Alabama lawmakers have passed a bill that would toss doctors in jail for performing an abortion, including for rape and incest, even though the procedure has been legal in America for nearly 50 years.
With an eye on the conservative majority on the Supreme Court, the bill is part of a broader anti-abortion strategy to prompt the U.S. Supreme Court to reconsider the right to abortion.
When Justice Anthony Kennedy was on the court, state lawyers did not seek to challenge Roe vs. Wade, since Kennedy had voted to uphold the right to abortion decades before.
But Brett Kavanaugh, who replaced Kennedy on the court, has been seen as more conservative and open to limiting or overturning the right to abortion.
Republican state Rep. Terri Collins of Decatur, Ala. defended her “Human Life Protection Act” during contentious debate on the House floor.
“This bill is focused on that baby that’s in the womb that is a person,” Collins said. “That baby, I believe, would choose life.”
Democratic lawmakers walked out in protest before the final 74 to 3 vote.
During debate, they questioned the motive for an abortion ban in a state that’s refused to expand Medicaid.
“I do support life, but there are some people that just support birth they don’t support life,” said Democratic Rep. Merika Coleman of Birmingham, Ala. “Because after a child is born there are some things that need to happen. We need to make sure that child has adequate health care,” Coleman said.
Other states, including neighboring Georgia and Mississippi, have passed laws that prohibit abortion once a fetal heartbeat can be detected. But Alabama’s ban would apply even earlier.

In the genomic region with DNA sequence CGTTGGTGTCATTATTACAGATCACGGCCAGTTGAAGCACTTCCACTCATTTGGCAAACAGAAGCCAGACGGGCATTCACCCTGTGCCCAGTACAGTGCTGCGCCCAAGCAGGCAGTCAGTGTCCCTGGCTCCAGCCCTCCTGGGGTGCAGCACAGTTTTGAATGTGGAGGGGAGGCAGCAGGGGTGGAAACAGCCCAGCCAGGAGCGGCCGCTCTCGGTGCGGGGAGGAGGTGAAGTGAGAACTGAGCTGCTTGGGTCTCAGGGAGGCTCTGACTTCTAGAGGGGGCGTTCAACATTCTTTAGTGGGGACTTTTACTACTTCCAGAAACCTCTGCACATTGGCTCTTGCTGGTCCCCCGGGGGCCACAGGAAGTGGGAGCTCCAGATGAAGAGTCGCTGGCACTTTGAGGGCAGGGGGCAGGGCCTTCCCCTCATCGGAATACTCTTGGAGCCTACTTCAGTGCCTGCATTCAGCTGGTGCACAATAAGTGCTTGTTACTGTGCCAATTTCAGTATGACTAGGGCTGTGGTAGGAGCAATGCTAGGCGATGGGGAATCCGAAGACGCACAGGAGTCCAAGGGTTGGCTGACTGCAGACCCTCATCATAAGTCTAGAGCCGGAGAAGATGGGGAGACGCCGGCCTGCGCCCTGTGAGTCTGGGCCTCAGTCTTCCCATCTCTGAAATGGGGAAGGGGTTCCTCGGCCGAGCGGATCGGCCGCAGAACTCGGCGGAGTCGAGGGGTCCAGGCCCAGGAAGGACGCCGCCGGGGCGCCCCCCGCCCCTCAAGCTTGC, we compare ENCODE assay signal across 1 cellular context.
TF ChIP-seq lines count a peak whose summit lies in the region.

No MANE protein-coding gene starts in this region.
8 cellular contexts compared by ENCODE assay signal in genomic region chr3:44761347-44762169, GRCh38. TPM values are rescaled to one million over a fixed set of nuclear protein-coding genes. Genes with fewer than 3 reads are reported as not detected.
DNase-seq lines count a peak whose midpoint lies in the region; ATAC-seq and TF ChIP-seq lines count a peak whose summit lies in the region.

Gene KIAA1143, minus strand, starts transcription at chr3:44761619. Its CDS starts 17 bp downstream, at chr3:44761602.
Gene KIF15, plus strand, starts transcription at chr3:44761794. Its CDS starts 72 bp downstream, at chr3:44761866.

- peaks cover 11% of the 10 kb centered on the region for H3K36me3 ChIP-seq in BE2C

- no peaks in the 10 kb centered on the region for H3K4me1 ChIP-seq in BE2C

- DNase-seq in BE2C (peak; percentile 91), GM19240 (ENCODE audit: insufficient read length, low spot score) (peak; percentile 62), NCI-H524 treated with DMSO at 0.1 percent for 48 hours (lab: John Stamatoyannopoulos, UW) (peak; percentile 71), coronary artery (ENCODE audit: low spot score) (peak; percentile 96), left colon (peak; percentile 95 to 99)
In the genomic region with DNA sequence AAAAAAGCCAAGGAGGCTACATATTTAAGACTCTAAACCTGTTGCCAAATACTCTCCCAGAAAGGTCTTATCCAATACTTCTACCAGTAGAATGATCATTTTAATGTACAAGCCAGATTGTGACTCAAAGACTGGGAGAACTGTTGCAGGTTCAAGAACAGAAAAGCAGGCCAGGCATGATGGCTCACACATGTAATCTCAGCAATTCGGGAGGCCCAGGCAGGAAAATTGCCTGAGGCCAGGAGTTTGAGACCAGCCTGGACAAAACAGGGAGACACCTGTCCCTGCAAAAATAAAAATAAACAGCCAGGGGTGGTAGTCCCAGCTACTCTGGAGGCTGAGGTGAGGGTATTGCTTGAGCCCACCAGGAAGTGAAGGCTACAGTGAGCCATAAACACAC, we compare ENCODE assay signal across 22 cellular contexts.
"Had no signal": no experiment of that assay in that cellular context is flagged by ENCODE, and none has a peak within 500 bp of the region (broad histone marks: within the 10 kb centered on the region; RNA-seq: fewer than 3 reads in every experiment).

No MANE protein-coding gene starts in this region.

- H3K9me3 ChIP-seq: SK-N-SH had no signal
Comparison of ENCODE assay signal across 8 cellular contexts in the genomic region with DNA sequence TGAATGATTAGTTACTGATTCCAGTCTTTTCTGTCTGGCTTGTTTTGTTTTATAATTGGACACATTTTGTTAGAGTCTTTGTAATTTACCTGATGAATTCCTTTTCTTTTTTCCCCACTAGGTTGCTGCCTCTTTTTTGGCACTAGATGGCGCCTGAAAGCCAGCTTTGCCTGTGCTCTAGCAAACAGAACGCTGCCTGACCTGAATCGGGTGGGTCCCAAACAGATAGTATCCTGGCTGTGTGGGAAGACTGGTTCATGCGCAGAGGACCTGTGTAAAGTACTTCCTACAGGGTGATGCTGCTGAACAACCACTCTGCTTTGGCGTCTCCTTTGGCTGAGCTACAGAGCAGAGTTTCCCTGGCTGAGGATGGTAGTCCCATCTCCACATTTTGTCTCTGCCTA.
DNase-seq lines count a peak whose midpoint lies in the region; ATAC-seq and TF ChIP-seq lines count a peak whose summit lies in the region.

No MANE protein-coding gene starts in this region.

“When a woman is pregnant, an abortion is no longer legal,” says Collins, explaining the bill.
The bill criminalizes abortion, meaning doctors would face felony jail time up to 99 years if convicted.
The only exceptions are for a serious health risk to the pregnant woman, or a lethal anomaly of the fetus.
There are no exceptions for cases of rape or incest.
Collins says the bill follows a constitutional amendment approved by Alabama voters last year that recognizes the “rights of unborn children.”
It defies the U.S. Supreme Court’s landmark decision that protects a woman’s right to abortion.
The bill is expected to win final passage in the Republican majority Alabama Senate.
The ACLU of Alabama says it will sue if the abortion ban becomes law.
Executive Director Randall Marshall says the bill is unconstitutional.
“There is simply nothing that Alabama can do to interfere with the right of access to abortion,” Marshall says. “That is a federal right and the Federal Constitution clearly trumps all state law.”
With two Trump appointees now on the U.S. Supreme Court, anti-abortion forces are optimistic that judicial interpretation could be reversed.